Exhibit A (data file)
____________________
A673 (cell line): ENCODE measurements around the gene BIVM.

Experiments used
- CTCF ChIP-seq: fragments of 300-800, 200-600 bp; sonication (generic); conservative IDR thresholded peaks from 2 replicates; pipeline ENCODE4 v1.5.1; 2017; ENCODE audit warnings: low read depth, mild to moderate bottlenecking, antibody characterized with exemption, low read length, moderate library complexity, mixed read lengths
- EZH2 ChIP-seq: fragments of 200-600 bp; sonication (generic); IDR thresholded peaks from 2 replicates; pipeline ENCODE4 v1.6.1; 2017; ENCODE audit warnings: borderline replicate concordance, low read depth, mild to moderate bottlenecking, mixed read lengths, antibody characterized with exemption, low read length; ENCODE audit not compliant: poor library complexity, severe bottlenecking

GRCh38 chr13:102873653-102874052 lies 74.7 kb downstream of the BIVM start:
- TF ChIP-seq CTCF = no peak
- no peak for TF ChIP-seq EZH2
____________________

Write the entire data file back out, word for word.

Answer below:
A673 (cell line): ENCODE measurements around the gene BIVM.

Experiments used
- CTCF ChIP-seq: fragments of 300-800, 200-600 bp; sonication (generic); conservative IDR thresholded peaks from 2 replicates; pipeline ENCODE4 v1.5.1; 2017; ENCODE audit warnings: low read depth, mild to moderate bottlenecking, antibody characterized with exemption, low read length, moderate library complexity, mixed read lengths
- EZH2 ChIP-seq: fragments of 200-600 bp; sonication (generic); IDR thresholded peaks from 2 replicates; pipeline ENCODE4 v1.6.1; 2017; ENCODE audit warnings: borderline replicate concordance, low read depth, mild to moderate bottlenecking, mixed read lengths, antibody characterized with exemption, low read length; ENCODE audit not compliant: poor library complexity, severe bottlenecking

GRCh38 chr13:102873653-102874052 lies 74.7 kb downstream of the BIVM start:
- TF ChIP-seq CTCF = no peak
- no peak for TF ChIP-seq EZH2